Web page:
Arts & Entertainment

Chicago bringing its rockin' brass to Tri-Cities

Chicago is not the first band to add horns to rock music but it's one of the most renowned for it and the first to put all those brass instruments right up front with the vocals.

That's what trumpeter Lee Loughnane told the Herald about the band's brassy sound during a recent telephone interview.

Four of the group's original members still rock with Chicago, which formed in late 1960s -- Loughnane, keyboardist Robert Lamm, trombonist James Pankow and sax man Walter Parazaider.

Chicago makes a stop in the Tri-Cities on Sept. 12 at Toyota Center in Kennewick. Showtime is 7:30 p.m. Tickets are $45 to $75.

Despite having 21 Top 10 singles, five consecutive No. 1 albums, 11 No. 1 singles, five gold singles with 25 out of 32 albums going platinum during the last four decades, Chicago only nabbed one Grammy Award in 1977 for best pop performance by a duo or group, though they were nominated several times.

The band's successful longevity has everything to do with the energy and verve the musicians have maintained since their youth, Loughnane said.

"We all keep in shape by working out, which can be a grind when we're traveling all the time," he said. "But we love what we do as much now as we did when we started, and we never get tired of performing and that's why we still have an audience."

In years past, Peter Cetera was known as the voice of Chicago with hits like Does Anyone Really Know What Time It Is?, Color My World, Saturday in the Park and Feeling Stronger Every Day. But the voices of Lamm, Pankow and Parazaider have always been equally part of the unique Chicago sound, Loughnane said.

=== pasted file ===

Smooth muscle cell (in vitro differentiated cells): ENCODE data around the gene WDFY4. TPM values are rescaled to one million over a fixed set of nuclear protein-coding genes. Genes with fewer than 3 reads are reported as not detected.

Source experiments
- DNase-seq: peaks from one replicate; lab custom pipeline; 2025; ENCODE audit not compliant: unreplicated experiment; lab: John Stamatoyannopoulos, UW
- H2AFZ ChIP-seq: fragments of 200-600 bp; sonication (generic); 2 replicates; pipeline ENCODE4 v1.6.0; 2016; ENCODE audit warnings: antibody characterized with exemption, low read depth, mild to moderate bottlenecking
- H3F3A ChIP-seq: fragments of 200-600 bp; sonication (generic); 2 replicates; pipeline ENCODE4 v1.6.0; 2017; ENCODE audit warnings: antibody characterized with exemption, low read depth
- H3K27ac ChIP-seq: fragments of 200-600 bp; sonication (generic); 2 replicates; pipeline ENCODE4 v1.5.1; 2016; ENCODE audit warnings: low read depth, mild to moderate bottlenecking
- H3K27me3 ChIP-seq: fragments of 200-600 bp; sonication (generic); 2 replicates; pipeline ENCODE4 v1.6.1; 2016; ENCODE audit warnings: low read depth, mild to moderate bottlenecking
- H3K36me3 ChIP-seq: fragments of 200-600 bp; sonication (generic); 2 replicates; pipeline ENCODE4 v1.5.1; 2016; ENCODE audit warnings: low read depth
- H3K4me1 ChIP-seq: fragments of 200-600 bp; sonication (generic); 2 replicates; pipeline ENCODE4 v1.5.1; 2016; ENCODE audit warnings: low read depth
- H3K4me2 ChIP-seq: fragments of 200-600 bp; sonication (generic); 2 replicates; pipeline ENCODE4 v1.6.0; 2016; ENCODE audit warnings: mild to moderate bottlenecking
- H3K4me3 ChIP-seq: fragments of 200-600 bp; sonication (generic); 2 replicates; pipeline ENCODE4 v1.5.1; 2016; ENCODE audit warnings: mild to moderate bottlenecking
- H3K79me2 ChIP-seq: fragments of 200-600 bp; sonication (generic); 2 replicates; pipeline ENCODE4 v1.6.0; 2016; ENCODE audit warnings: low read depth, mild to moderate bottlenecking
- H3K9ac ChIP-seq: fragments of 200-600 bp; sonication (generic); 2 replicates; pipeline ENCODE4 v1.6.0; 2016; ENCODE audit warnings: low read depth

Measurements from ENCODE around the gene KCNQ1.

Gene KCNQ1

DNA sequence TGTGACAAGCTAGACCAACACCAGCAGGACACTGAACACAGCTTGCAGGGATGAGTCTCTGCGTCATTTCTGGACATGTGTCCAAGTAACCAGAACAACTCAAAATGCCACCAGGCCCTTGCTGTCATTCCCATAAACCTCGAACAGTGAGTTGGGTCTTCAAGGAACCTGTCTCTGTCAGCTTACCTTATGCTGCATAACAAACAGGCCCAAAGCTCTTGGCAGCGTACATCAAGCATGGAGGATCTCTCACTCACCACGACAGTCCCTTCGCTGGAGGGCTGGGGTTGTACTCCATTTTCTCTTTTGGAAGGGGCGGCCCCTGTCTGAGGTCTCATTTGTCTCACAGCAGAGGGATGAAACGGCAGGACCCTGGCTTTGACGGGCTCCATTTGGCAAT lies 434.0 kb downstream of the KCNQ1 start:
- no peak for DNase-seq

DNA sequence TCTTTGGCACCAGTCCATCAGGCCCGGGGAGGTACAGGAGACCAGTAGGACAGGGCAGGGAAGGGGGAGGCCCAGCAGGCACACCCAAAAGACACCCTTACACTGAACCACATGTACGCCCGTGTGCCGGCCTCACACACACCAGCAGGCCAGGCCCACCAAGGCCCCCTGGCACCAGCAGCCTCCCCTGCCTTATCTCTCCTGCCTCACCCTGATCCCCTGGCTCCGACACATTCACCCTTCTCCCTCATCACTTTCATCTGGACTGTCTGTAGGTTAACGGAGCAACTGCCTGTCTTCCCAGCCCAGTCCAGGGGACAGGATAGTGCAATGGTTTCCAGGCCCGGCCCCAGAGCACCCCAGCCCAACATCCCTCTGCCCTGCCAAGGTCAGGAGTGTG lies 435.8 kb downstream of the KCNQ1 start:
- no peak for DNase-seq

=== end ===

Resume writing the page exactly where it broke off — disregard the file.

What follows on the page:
When Cetera left the group in 1985 to pursue a solo career, he was replaced by guitarist Jason Scheff, whose father played with Elvis Presley's band. Scheff also had the uncanny vocal ability to mimic Cetera's voice.

Lead guitarist Keith Howland, keyboardist Lou Pardini and drummer Tris Imboden round out the eight-member band today.

"Our sound today resonates with the original sound we started with," Loughnane said. "We all work well together, like a family."

This band of musical brothers also supports numerous charities by donating a portion of their ticket sales to various charities, including the American Cancer Society.

During last year's tour, the band sponsored a Sing with Chicago promotion, which allowed fans to bid on a package that included a meet and greet with the band, two premium tickets to the show plus backstage passes and the opportunity to sing onstage with the group.

"The Sing with Chicago promotion was such a great time for our fans, and contributed so much to the breast cancer cause that we wanted to do it on our 2011 tour too," said Peter Schivarelli, Chicago's manager, in an email to the Herald.

"We're doing it this year in honor of our friend Paqui Kelly, who is a breast cancer survivor and the wife of Notre Dame head football coach Brian Kelly."

As an added bonus this year, Schivarelli added, the highest overall bidder at the end of the tour will win a guitar autographed by the band. All proceeds from the Sing with Chicago promotion will be donated to the cancer society.

To bid on the package, go to the auction page on Mission Fish at www.ebay.com/americancancersociety.

Tickets to the Chicago concert at the Toyota Center are available at www.ticketmaster.com or the coliseum box office. Tickets purchased at the box office avoid service charges.

*Dori O'Neal: 582-1514; doneal@tricityherald.com

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